Prospect of Interest: The 411 on Dillon Dube

General managers from around the NHL comment on the importance of the 2016 NHL Draft.

If you prefer small, fast, shifty players then you’ll probably like it if your team drafts Dillon Dube. Despite being undersized, Dube has been a scorer at every level, from his bantam and midget AAA days with the Notre Dame program in Saskatchewan to the past two seasons in the WHL with the Kelowna Rockets.

Dube dropped six spots in Central Scouting’s final rankings for North American players and is on the first round/second round border on many mock drafts. He’s even been compared to Nick Merkley, his teammate with the Rockets who is also an undersized scorer. Merkley was taken 30th overall by the Arizona Coyotes in the 2015 NHL Draft.

Here’s what you need to know about Dillon Dube.

Age on June 24: 17
From: Golden, B.C.
Current Team: Kelowna Rockets
Position: Centre
Shoots: Left
Height: 5-foot-10
Weight: 182 pounds
NHL Central Scouting Rank (North American): 41

Jeff Marek’s Take: A smaller/slight player with really good speed. Question is – can he produce at the pro level?

Dube was drafted 21st overall by the Rockets in the 2013 WHL Bantam draft and broke into the league as a 16-year-old. Last year, he missed the first few months of his rookie WHL season with two separate injuries (one of which kept him out of the U17 Challenge), but he still managed to finished fifth in rookie goal scoring with 17. Overall, he managed 27 points in 47 games.

And he wasn’t done there. Dube followed up with a strong showing in the 2015 playoffs for a player as young as he was, posting five goals and 11 points in 18 games. The Rockets won the WHL championship, so Dube even got some valuable experience at the Memorial Cup, where the Rockets lost in the final to the Oshawa Generals.

At the Memorial Cup, Dube only managed one point and 12 penalty minutes in five games. But it’s hard to expect a 16-year-old to dominate at that tournament. More than anything, it was a great way for a rookie to enter the league and that he played so deep into the major junior season at such a high level.

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Dube increased his scoring from his rookie to sophomore seasons, finishing with 26 goals and 66 points in 65 games. But this didn’t stop him from falling in the rankings, although it wasn’t a significant drop.

In Damien Cox’s first draft rankings of the season back in October, Dube was ranked 25th, ahead of late-riser Logan Brown.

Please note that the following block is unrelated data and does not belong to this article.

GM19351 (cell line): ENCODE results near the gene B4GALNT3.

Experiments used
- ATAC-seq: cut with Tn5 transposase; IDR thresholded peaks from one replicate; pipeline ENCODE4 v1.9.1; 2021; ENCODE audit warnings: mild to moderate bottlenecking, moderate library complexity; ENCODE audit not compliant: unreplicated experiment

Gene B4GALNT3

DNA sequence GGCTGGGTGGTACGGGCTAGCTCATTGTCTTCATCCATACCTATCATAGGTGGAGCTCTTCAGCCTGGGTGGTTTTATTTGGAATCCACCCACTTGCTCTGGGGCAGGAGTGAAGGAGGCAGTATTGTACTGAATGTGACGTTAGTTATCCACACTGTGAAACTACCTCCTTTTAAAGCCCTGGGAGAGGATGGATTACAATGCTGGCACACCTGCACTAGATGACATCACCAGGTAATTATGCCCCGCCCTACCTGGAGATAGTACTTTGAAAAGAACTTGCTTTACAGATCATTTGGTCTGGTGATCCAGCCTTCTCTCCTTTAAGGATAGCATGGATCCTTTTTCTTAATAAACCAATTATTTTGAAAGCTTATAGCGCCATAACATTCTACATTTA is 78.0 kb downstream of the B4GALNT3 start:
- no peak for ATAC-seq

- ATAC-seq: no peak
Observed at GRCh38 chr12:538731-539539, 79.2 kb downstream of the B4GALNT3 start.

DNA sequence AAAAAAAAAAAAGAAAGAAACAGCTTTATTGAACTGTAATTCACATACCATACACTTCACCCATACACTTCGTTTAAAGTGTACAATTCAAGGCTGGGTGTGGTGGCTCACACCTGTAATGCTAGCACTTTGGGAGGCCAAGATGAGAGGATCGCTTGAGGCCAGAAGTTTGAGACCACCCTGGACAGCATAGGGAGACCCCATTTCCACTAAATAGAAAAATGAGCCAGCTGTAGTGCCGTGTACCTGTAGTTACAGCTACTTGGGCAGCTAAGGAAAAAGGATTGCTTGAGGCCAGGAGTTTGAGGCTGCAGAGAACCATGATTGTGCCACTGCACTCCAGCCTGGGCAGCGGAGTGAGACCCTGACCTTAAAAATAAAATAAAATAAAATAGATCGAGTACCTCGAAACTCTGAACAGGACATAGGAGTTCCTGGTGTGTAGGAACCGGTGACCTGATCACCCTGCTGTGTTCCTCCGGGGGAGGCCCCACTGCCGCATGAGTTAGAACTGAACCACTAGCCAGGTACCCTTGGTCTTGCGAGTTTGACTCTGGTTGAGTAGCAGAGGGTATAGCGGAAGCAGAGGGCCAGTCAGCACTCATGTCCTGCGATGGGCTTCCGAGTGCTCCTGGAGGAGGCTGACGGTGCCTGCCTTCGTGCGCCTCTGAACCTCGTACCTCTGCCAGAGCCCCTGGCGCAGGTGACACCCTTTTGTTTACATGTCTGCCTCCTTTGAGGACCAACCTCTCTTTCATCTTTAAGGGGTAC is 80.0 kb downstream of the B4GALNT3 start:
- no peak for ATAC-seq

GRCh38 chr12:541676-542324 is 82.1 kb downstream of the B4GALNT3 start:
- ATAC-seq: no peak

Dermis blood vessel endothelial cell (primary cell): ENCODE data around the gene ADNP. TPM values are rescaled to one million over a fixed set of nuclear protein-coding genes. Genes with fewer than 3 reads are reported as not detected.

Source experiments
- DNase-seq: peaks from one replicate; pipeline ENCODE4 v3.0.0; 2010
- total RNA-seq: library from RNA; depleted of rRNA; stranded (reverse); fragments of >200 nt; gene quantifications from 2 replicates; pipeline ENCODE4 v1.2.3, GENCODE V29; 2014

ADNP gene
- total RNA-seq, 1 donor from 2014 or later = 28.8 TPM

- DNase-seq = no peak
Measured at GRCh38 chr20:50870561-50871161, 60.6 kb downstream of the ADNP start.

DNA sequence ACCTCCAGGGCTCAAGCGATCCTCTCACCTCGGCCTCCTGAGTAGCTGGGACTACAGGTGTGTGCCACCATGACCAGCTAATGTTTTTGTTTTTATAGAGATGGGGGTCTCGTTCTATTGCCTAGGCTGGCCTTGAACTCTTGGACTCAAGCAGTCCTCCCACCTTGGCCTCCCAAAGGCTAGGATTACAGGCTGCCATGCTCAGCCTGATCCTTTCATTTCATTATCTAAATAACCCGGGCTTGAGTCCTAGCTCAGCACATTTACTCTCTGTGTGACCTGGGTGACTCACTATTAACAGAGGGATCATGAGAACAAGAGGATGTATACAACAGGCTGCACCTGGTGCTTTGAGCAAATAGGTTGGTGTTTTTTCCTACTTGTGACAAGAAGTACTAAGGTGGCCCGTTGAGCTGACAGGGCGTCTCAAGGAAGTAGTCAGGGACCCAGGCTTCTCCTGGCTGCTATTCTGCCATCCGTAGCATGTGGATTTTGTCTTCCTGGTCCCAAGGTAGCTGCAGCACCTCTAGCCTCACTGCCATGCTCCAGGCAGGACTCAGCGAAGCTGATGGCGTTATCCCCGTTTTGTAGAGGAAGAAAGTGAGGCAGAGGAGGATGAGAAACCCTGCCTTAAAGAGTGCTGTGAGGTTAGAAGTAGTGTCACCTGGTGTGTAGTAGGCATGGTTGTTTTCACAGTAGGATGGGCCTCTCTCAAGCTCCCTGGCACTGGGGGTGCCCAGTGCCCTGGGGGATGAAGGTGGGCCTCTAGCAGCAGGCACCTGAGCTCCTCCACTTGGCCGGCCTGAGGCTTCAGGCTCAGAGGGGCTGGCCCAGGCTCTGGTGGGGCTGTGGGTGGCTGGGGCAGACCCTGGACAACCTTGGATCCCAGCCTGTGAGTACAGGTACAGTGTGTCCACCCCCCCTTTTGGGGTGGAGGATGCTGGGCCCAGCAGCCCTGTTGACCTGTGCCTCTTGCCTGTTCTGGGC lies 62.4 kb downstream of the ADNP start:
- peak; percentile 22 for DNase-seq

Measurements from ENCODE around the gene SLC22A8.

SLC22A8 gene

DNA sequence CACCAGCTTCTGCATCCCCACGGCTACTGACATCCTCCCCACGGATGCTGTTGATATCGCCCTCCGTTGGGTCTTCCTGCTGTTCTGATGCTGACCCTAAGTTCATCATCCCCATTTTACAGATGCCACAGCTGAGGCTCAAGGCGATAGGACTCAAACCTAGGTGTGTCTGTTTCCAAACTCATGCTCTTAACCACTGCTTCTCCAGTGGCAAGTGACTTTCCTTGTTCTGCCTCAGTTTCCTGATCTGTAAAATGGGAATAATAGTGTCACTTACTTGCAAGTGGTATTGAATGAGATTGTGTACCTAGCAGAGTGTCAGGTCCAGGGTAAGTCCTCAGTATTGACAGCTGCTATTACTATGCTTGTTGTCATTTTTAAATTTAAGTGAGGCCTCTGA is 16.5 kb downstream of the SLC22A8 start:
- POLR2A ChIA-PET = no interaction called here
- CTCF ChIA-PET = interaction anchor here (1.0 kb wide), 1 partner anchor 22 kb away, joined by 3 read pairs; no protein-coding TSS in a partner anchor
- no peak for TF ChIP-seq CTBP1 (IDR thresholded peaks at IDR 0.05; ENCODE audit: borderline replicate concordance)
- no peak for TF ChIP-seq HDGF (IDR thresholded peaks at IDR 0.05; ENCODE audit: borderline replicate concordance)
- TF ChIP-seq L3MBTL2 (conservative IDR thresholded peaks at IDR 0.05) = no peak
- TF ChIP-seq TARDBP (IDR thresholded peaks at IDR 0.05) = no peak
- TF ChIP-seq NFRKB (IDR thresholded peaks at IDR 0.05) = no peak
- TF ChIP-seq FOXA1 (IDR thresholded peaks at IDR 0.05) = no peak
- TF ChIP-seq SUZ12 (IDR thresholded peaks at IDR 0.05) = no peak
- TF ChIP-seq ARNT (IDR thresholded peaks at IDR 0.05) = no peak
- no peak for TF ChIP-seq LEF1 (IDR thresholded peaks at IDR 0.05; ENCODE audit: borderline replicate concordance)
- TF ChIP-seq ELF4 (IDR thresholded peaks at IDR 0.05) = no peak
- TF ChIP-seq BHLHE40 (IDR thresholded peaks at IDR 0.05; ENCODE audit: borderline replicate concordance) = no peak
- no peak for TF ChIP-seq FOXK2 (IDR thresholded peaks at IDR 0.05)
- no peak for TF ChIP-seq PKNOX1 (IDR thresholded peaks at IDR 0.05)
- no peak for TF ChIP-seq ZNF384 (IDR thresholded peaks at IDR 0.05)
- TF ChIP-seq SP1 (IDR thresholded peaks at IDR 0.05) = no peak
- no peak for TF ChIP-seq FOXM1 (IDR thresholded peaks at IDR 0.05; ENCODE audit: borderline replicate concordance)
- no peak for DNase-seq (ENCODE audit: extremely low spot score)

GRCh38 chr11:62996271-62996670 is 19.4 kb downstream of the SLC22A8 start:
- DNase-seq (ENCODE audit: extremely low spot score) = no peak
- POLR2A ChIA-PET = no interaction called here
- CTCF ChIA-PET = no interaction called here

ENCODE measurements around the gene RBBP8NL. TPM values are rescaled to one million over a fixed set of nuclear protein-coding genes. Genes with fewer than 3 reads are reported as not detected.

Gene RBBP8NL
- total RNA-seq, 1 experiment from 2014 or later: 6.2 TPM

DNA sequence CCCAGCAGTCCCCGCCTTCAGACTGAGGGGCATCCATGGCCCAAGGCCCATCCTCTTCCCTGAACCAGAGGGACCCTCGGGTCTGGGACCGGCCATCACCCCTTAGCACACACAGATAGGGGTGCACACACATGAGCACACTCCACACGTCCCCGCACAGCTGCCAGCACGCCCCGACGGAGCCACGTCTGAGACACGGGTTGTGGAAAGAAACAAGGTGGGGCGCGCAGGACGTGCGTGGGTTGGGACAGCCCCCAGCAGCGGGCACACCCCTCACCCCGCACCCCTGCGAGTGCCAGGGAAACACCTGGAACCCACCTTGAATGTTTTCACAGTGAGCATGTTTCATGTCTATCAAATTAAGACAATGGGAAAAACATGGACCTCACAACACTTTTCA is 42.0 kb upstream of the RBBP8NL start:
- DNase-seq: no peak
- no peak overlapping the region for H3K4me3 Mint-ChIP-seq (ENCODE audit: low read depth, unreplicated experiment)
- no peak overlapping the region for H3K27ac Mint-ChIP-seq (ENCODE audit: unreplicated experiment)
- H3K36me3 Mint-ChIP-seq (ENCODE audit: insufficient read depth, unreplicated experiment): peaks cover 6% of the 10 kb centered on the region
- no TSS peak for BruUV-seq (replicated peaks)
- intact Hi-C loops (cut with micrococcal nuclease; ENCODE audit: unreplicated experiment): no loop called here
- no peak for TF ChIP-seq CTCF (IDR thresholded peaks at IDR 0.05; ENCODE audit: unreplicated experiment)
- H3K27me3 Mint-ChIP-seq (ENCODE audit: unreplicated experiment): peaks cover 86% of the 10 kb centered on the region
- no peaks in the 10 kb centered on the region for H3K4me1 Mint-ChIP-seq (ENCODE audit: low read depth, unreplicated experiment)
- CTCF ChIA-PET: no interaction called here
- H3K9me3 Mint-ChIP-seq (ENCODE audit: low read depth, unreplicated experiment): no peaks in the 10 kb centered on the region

But by the end of the year, Dube had fallen to honourable mention status in Cox’s rankings.

That’s not the only place he fell. Dube ranked 35th among North American skaters on Central Scouting’s mid-term list and 41st in the final rankings.

What could be the cause of this? Dube was one of the Rockets’ best players this season and even finished the regular season strong with nine points in his last six games. But in the playoffs, he was actually less productive than he was as a 16-year-old rookie, posting just seven points in 18 games.

Another factor could be his small stature. It wouldn’t be the first time a player loses ground because of his size…

Dube was an important player on Kelowna’s power play this season, but he was also terrific at even strength.

Check out this chart that tracks the total of even strength points scored by draft eligible players from the WHL. Dube leads the way, but also consider that if you take out all his secondary assists, he’d still rank fifth.

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It’s also worth noting that, with a July birthday, Dube will still be 17 on draft day and therefore among the younger players in his draft class, which makes his production all the more impressive.

Back in August of 2015, Dube helped Canada to a gold medal at the Ivan Hlinka tournament, which is a fairly good place to see some upcoming draft prospects before their seasons start.

Dube was top-six in Canadian scoring with three points in four games, tying fellow 2016 NHL Draft prospects Tyson Jost, Sam Steel and Pierre-Luc Dubois. He recorded an assist in the final game.

Dube didn’t record a point at the Top Prospects game, but he was named an alternate captain for Don Cherry’s team.

At the on-ice skills testing, he was very noticeable at the agility drill, which you can see below.

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